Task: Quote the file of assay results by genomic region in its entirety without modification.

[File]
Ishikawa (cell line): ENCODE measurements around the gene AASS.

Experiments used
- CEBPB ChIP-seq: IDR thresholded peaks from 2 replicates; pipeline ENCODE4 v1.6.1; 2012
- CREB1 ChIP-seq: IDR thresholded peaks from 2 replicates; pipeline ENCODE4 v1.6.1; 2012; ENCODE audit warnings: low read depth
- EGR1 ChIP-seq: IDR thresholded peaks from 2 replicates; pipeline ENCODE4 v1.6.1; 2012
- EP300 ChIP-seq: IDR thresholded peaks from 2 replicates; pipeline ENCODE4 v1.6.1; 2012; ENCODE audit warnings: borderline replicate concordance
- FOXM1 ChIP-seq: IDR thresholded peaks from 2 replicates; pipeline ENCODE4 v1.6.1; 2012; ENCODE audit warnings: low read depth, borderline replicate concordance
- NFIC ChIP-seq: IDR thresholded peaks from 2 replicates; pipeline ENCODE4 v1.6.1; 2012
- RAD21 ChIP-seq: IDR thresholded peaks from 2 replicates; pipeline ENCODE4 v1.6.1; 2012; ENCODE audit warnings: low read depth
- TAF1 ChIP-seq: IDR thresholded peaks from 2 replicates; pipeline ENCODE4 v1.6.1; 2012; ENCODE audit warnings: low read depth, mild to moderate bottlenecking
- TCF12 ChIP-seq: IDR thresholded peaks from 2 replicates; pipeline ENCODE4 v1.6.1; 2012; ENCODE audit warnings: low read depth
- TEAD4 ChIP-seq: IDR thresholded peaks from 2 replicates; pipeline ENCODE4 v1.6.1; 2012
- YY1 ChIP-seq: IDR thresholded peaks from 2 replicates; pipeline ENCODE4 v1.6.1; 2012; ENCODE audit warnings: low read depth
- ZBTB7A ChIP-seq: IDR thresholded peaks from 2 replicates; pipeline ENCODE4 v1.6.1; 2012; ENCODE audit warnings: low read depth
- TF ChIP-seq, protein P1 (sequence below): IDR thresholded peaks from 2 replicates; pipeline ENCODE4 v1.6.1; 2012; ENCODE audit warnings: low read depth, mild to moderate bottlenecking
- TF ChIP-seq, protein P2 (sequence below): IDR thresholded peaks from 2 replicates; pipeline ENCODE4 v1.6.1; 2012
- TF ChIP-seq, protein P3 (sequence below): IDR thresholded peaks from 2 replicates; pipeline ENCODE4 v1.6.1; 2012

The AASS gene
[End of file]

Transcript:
Ishikawa (cell line): ENCODE measurements around the gene AASS.

Experiments used
- CEBPB ChIP-seq: IDR thresholded peaks from 2 replicates; pipeline ENCODE4 v1.6.1; 2012
- CREB1 ChIP-seq: IDR thresholded peaks from 2 replicates; pipeline ENCODE4 v1.6.1; 2012; ENCODE audit warnings: low read depth
- EGR1 ChIP-seq: IDR thresholded peaks from 2 replicates; pipeline ENCODE4 v1.6.1; 2012
- EP300 ChIP-seq: IDR thresholded peaks from 2 replicates; pipeline ENCODE4 v1.6.1; 2012; ENCODE audit warnings: borderline replicate concordance
- FOXM1 ChIP-seq: IDR thresholded peaks from 2 replicates; pipeline ENCODE4 v1.6.1; 2012; ENCODE audit warnings: low read depth, borderline replicate concordance
- NFIC ChIP-seq: IDR thresholded peaks from 2 replicates; pipeline ENCODE4 v1.6.1; 2012
- RAD21 ChIP-seq: IDR thresholded peaks from 2 replicates; pipeline ENCODE4 v1.6.1; 2012; ENCODE audit warnings: low read depth
- TAF1 ChIP-seq: IDR thresholded peaks from 2 replicates; pipeline ENCODE4 v1.6.1; 2012; ENCODE audit warnings: low read depth, mild to moderate bottlenecking
- TCF12 ChIP-seq: IDR thresholded peaks from 2 replicates; pipeline ENCODE4 v1.6.1; 2012; ENCODE audit warnings: low read depth
- TEAD4 ChIP-seq: IDR thresholded peaks from 2 replicates; pipeline ENCODE4 v1.6.1; 2012
- YY1 ChIP-seq: IDR thresholded peaks from 2 replicates; pipeline ENCODE4 v1.6.1; 2012; ENCODE audit warnings: low read depth
- ZBTB7A ChIP-seq: IDR thresholded peaks from 2 replicates; pipeline ENCODE4 v1.6.1; 2012; ENCODE audit warnings: low read depth
- TF ChIP-seq, protein P1 (sequence below): IDR thresholded peaks from 2 replicates; pipeline ENCODE4 v1.6.1; 2012; ENCODE audit warnings: low read depth, mild to moderate bottlenecking
- TF ChIP-seq, protein P2 (sequence below): IDR thresholded peaks from 2 replicates; pipeline ENCODE4 v1.6.1; 2012
- TF ChIP-seq, protein P3 (sequence below): IDR thresholded peaks from 2 replicates; pipeline ENCODE4 v1.6.1; 2012

The AASS gene